Join us for 2 full days of Insights, Inspiration & Exclusive talks around PHP and Web Technology!
Going Serverless with PHP & Bref.sh - Mike Lehan
Workshop by M1ke (3 hour)
Serverless is more than just a buzzword, it's an environment where developers are in charge, doing away with the constraints of CPU power and scaling... mostly. Until recently PHP developers were left out of the most established serverless platform, Amazon Lambda. Since 2018's release of Lambda Layers however, a new tool called Bref.sh exists to let you run workloads serverless style. This workshop will cover how to start using Bref.sh, and its main areas of operation (functions, HTTP APIs and frameworks). We'll build some basic applications but also look at how you can migrate your existing workloads. With serverless code comes the need for serverless data storage, so we'll also introduce Amazon DynamoDB, allowing us to scale our whole application seamlessly! What you'll learn from this talk: - How to configure an environment to develop with Bref - The best way to test and deploy Bref applications - How to fit existing codebases into Bref - The basics of storing data in DynamoDB, for a fully serverless stack!
MySQL 8.0 Indexes, Histograms, and Other Ways to Speed Up Your Queries
Workshop by Dave Stokes (3 hour)
Nobody complains that the database is too fast. But when it is s-l-o-w people trying things that maybe the should not. Add an index and things are great for a short while before they get slower. Or you want to try a histogram but have no clue where to start. This talk is an explanation of how indexes really work, why histograms are great for some types of data, how to examine a query plan (what the database optimizer wants to execute to get your data), and why the optimizer can be easily fooled into making bad choices. Plus you will get introduced to some other ways of making your queries run faster. What you'll learn from this talk: - What is a histogram and what is used for. - How indexes really work in MySQL - Why the MySQL optimizer is like a GPS and why old information can skew performance
Diversity and Inclusion in Tech
Event Related by Ayesh Karunaratne, Francesca Marano, Juliette Reinders Folmer, Koen Cornelis, Zan Baldwin (1 hour, 30 minutes)
* Talk "You are not the user" by Koen Cornelis If you work in tech, chances are you noticed that it's quite a homogenous group. So how come there are so few women & people of colour (to name but two underrepresented groups)? Do you really have to be a special kind of stupid to be a developer? Or could everyone enjoy the sweet bliss that comes from banging their head in frustration for hours, trying to debug the code, only to realize in the end they forgot a semi-colon? This talk focuses on Diversity and Inclusion from a usability/accessibility perspective. Take a ride and find out why you are not the user; and how that knowledge can help us shape a more inclusive environment. * Panel Discussion "Diversity and Inclusion in Tech" with speakers to be announced We will turn our spotlight on some well respected speakers in tech to start a panel discussion with topics like; how the panel thinks conference organizers can contribute in a diverse speaker line-up, how to create diversity in talk submissions, what is the panels opinion on the current situation, what has changed throughout the years and what are the most important changes to be made in Tech?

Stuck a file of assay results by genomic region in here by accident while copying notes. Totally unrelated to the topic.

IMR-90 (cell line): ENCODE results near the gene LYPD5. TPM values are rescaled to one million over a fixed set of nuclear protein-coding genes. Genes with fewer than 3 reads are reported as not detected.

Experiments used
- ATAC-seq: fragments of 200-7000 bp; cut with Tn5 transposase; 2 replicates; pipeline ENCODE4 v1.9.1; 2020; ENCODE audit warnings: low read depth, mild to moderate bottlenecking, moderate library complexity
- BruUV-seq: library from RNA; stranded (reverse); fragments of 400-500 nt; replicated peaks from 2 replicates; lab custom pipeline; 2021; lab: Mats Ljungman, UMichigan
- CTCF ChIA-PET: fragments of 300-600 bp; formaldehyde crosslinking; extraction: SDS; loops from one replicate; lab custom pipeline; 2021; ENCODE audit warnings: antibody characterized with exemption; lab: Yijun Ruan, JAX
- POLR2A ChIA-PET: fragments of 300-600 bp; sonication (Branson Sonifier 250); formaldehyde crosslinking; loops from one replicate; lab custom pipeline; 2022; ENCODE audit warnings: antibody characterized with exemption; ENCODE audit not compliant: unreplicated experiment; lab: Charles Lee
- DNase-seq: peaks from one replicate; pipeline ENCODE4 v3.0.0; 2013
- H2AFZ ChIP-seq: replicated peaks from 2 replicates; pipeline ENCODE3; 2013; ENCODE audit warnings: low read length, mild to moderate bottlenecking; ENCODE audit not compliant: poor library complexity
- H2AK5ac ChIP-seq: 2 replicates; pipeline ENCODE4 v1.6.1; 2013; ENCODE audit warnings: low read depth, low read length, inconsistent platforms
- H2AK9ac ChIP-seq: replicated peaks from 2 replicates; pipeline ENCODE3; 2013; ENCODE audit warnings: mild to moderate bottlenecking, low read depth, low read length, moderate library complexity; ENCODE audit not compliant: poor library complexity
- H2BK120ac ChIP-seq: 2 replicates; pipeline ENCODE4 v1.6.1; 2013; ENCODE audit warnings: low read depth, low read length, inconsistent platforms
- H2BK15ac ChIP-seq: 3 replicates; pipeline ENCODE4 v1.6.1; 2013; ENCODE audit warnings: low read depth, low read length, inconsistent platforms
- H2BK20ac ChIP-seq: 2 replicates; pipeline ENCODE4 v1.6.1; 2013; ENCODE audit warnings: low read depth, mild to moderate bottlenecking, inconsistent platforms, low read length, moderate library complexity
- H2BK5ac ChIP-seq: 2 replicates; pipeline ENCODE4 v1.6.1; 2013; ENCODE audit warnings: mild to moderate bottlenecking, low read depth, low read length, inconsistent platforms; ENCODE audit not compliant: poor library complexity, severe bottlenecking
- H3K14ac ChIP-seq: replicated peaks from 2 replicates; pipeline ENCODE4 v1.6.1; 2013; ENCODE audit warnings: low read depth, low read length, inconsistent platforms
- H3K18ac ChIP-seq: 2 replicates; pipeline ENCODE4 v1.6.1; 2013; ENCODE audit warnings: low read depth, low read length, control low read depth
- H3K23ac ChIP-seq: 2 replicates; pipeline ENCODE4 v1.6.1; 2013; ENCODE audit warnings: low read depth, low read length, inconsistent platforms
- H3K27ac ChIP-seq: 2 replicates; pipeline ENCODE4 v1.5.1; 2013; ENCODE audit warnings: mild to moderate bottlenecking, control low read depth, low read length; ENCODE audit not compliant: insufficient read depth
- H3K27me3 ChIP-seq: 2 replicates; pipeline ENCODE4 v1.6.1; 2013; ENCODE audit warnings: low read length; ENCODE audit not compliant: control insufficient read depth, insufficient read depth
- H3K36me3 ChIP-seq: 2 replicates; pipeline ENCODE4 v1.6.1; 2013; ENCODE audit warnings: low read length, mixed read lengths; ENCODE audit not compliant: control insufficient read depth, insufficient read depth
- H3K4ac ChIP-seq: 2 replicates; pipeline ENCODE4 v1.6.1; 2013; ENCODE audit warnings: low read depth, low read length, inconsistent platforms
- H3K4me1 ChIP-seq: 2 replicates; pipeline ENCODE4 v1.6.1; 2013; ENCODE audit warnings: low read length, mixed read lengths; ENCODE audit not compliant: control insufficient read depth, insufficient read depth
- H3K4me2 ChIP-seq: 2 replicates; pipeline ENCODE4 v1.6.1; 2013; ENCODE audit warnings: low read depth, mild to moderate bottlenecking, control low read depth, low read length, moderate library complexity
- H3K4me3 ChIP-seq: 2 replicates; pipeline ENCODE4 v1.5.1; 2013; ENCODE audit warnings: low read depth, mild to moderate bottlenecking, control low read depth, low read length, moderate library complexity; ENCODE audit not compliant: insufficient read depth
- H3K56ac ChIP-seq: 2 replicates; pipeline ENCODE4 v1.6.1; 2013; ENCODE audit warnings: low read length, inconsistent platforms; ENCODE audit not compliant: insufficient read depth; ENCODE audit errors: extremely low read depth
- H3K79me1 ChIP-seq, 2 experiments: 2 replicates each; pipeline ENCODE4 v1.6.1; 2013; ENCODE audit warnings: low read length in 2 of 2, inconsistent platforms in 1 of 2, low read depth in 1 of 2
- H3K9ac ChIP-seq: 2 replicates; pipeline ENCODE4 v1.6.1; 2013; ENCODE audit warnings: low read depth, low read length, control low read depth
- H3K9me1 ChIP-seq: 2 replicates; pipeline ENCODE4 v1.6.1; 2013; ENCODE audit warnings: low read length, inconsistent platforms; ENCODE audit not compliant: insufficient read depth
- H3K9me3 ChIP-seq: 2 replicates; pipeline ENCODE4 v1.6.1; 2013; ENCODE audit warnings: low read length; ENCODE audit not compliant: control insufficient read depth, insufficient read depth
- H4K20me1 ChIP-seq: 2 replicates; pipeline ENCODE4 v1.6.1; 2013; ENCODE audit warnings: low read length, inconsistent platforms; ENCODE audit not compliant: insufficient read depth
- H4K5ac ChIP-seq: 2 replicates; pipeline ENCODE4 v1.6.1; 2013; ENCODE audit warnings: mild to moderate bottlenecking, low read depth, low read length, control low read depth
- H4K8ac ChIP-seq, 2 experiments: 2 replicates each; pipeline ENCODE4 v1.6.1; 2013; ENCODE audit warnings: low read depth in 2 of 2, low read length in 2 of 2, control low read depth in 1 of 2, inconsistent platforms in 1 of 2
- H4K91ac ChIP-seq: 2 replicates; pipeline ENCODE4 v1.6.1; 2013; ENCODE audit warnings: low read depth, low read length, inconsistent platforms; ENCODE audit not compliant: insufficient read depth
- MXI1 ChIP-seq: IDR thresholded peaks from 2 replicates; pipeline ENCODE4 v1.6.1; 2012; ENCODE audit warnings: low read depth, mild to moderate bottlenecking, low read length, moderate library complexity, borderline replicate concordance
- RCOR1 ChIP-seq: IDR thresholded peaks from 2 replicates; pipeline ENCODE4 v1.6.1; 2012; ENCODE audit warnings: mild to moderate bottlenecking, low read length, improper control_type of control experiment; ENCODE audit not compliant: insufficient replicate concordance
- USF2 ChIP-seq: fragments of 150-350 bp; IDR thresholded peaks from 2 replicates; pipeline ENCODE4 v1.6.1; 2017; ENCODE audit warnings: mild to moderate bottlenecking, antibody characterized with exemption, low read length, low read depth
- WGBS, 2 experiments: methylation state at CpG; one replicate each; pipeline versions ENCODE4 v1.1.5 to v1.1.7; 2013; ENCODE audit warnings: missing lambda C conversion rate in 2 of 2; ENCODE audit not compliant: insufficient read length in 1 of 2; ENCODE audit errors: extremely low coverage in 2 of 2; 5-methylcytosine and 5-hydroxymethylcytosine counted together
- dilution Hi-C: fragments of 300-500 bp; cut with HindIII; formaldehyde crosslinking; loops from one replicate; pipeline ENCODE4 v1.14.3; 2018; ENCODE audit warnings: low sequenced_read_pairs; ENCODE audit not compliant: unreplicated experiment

Event Related by Cal Evans (15 minutes)
Opening of Dutch PHP Conference 2021 - Online Edition
How'd we get here? A guide to Architectural Decision Records
Talk by Rafael Dohms (45 minutes)
Every day developers will make an uncountable number of decisions while working or run into past decisions that we do not fully understand. How can we organize all this content and simplify the sharing of architectural knowledge? Let's explore ADRs and how they can support decision making and sharing on various levels. What you'll learn from this talk: - ADRS: formats, how to fill them in, when, why - A bit more on how to organize the team around this
Talk by Ayesh Karunaratne (45 minutes)
PHP 8.1 brings Enums, one of the most requested features in PHP. Enums, or Enumerations, allow creating strict and type-safe structures for fixed values. An Enum structure can hold a number of values that can also be backed with integer or string values. In this comprehensive session, we will discover what Enums are, why they are useful, how to apply them on our applications including Drupal, and things to watch out for when using Enums. This session is for those who are familiar with modern PHP practices such as Object Oriented Programming, and principles such as Liskov Substitution principle. A quick introduction will be given to catch up to speed, but familiarity with such concepts can help a lot. What you'll learn from this talk: - What are Enums - Why Enums are useful - How to use Enums - Migrating from magic constants/values to Enums - Backed Enums and storing/fetching Enum values with a database - Using Enums in a Drupal context - Caveats when using Enums